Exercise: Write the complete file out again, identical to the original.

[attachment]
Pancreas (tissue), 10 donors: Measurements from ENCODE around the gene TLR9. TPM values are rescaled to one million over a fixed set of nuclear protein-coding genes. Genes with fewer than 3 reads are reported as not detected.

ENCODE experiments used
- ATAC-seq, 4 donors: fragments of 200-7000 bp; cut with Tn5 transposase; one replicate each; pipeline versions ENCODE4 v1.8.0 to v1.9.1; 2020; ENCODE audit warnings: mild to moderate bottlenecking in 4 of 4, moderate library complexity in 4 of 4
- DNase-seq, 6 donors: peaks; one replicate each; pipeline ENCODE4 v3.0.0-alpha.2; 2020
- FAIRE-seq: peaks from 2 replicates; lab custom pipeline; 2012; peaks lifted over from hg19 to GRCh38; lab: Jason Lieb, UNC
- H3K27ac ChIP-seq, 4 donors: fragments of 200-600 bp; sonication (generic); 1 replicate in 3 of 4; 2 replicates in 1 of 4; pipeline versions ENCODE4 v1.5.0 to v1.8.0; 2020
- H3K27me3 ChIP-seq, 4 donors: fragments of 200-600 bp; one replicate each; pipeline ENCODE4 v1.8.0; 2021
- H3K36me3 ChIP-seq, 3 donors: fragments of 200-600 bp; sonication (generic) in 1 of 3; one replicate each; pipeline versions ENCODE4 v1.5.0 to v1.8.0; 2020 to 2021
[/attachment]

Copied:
Pancreas (tissue), 10 donors: Measurements from ENCODE around the gene TLR9. TPM values are rescaled to one million over a fixed set of nuclear protein-coding genes. Genes with fewer than 3 reads are reported as not detected.

ENCODE experiments used
- ATAC-seq, 4 donors: fragments of 200-7000 bp; cut with Tn5 transposase; one replicate each; pipeline versions ENCODE4 v1.8.0 to v1.9.1; 2020; ENCODE audit warnings: mild to moderate bottlenecking in 4 of 4, moderate library complexity in 4 of 4
- DNase-seq, 6 donors: peaks; one replicate each; pipeline ENCODE4 v3.0.0-alpha.2; 2020
- FAIRE-seq: peaks from 2 replicates; lab custom pipeline; 2012; peaks lifted over from hg19 to GRCh38; lab: Jason Lieb, UNC
- H3K27ac ChIP-seq, 4 donors: fragments of 200-600 bp; sonication (generic); 1 replicate in 3 of 4; 2 replicates in 1 of 4; pipeline versions ENCODE4 v1.5.0 to v1.8.0; 2020
- H3K27me3 ChIP-seq, 4 donors: fragments of 200-600 bp; one replicate each; pipeline ENCODE4 v1.8.0; 2021
- H3K36me3 ChIP-seq, 3 donors: fragments of 200-600 bp; sonication (generic) in 1 of 3; one replicate each; pipeline versions ENCODE4 v1.5.0 to v1.8.0; 2020 to 2021